North Korea has made sudden progress in its nuclear and missile technology in recent months, and that has experts wondering, how are they doing this?
Meanwhile, North Korean leader Kim Jong Un vows he's going to comple his nuclear weapons program despite sanctions and objections by world leaders.
CBN News has been working to explore what's behind the rogue regime's spike in missile launches and nuclear tests, and uncovering details about a new effort to potentially cut off the head of the snake.
Investigators at MI5 in the United Kingdom believe Iran could be the driver behind North Korea's advances in its nuclear weapons program.
British officials fear North Korea's sudden nuclear progress might be due to secret support from the Islamic regime in Tehran. The Foreign Office is looking into whether "current and former nuclear states" helped Kim Jong-Un mount nuclear warheads on missiles.
British Foreign Secretary Boris Johnson confirmed the suspicion to Parliament saying, "There is currently an investigation into exactly how the country has managed to make this leap in technological ability."
While Iran tops the list of countries possibly giving assistance, Russia is also in the spotlight.
Riki Ellison, of the Missile Defense Advocacy Alliance, warns that China should also be considered.
"Peking, the capitol of China is very close to North Korea. So all those nuclear weapons, 20 to 30 ballistic missiles can strike Peking. (Yet) they are not too concerned about that," Ellison said.
Meanwhile, the international community is taking a different approach.
The UN Security Council unanimously approved tougher sanctions capping North Korea's oil imports and banning textile exports. That's a key source of revenue, which according to several sources accounted for more than $700 million of North Korea's exports last year—or about 26 percent of total exports—nearly all of which went to China.
The U.S. estimates the sanctions could take $1.3 billion in annual revenue away from the rogue nation.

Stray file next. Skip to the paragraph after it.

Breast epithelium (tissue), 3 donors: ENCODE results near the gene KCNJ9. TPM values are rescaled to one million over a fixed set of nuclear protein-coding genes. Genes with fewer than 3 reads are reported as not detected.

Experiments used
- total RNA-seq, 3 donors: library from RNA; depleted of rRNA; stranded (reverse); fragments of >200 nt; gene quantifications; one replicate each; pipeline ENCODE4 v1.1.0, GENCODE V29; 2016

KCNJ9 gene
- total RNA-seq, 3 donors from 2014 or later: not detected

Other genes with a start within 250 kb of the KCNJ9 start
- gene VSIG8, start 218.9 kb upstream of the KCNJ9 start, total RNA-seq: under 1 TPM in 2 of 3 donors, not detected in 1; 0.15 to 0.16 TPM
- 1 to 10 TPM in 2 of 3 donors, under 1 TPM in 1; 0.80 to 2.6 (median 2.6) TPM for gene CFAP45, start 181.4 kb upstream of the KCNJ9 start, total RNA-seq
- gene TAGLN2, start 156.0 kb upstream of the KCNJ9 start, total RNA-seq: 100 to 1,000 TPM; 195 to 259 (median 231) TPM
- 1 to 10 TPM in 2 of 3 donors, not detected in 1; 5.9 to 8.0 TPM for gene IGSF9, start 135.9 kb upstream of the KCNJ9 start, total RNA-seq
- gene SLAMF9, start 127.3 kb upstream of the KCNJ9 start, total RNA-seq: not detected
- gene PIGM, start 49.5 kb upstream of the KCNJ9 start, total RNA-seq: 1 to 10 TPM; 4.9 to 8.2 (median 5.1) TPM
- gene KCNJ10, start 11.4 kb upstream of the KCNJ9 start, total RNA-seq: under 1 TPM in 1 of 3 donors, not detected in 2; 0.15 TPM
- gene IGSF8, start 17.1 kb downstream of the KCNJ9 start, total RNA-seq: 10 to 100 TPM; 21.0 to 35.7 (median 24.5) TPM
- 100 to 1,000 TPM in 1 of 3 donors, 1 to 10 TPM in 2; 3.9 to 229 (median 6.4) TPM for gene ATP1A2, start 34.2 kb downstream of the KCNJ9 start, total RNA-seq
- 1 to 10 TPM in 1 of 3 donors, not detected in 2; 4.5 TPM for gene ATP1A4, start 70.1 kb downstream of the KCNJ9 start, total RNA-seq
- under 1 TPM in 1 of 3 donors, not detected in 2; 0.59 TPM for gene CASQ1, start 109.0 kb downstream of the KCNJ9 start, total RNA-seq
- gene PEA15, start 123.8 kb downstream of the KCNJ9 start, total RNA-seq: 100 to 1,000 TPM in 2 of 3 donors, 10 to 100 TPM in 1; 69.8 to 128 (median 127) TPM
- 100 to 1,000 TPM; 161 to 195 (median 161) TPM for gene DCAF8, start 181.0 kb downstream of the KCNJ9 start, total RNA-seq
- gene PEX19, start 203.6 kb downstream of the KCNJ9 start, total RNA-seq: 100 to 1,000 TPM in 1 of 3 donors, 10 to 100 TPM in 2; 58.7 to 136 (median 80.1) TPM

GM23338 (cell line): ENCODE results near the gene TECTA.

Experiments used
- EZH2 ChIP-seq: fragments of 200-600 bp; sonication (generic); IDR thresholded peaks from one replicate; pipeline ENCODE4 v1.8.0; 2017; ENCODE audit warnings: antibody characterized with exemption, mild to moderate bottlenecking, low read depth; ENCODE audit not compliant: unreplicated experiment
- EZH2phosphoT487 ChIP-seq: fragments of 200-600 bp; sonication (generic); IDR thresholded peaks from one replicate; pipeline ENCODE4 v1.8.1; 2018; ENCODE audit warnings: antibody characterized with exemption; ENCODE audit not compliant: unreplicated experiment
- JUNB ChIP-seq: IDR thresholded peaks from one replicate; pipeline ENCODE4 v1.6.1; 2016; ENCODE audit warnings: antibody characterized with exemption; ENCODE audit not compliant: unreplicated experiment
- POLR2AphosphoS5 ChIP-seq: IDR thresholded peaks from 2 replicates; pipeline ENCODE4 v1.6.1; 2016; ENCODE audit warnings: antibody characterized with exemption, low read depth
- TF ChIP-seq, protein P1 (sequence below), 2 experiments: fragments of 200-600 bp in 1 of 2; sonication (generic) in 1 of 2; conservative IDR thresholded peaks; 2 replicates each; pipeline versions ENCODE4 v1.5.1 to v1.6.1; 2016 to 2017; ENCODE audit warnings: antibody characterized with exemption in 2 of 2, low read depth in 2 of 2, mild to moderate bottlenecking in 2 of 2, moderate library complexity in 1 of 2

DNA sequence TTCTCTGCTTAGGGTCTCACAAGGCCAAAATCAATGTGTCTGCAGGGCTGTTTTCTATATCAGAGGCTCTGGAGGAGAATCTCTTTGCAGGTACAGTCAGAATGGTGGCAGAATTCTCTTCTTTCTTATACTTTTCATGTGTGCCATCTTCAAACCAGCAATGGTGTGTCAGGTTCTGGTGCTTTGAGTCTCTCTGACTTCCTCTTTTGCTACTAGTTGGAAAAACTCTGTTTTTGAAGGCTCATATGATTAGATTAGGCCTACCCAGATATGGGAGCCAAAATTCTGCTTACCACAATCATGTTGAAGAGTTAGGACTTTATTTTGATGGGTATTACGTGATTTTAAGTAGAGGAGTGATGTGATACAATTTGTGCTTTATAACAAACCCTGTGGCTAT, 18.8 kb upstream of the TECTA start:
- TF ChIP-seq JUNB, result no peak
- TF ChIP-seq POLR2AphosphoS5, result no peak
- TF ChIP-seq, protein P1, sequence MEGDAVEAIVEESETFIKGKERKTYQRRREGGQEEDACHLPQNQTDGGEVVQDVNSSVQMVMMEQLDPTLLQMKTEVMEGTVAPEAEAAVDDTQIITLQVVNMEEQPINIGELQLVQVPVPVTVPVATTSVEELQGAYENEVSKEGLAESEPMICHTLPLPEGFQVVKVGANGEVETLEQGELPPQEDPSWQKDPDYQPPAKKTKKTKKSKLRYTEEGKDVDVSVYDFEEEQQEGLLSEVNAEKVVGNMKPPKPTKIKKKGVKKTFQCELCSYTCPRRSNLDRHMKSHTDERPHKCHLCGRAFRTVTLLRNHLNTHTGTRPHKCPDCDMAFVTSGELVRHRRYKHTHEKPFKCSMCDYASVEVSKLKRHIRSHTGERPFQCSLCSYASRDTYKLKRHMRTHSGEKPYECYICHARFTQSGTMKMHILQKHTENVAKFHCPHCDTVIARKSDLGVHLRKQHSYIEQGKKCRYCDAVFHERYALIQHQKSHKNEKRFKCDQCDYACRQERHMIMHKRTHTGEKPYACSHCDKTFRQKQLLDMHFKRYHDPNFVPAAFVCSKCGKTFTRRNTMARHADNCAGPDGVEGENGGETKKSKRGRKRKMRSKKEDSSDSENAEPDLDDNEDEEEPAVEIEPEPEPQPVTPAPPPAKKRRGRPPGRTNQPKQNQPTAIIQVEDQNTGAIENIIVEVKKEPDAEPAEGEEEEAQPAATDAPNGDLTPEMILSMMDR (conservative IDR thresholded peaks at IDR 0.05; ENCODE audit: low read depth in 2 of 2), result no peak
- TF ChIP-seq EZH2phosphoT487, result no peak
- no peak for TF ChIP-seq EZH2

"We are done trying to prod the regime to do the right thing. We are now acting to stop it from having the ability to continue doing the wrong thing," U.S. Ambassador to the United Nations Nikki Haley said.
But will these sanctions be enough?
Some say the world needs to completely cut out North Korea from the map of geopolitics. Harry Kazianis of the Center for the National Interest is one of them.
"That means you will have to go to China, tell the Chinese government that they can't money launder anything through North Korea anymore. That means Trump is going to have to warn the banks of China and others that are helping them," Kazianis said.
If those measures don't work, CBN News confirmed with Pentagon sources that South Korea is forming its own hit squad to potentially eliminate North Korean leadership.
Plans are underway to establish a Special Forces or "decapitation" unit by the end of the year, the South Korean defense minister told lawmakers in Seoul.
In preparation, the military is preparing helicopters and transport planes to penetrate North Korea at night so that the forces, known as the Spartan 3000, can carry out raids.
Rarely does a government announce a strategy to assassinate a head of state, but South Korea says it wants to keep the North aware of the consequences of continuing to develop its nuclear arsenal.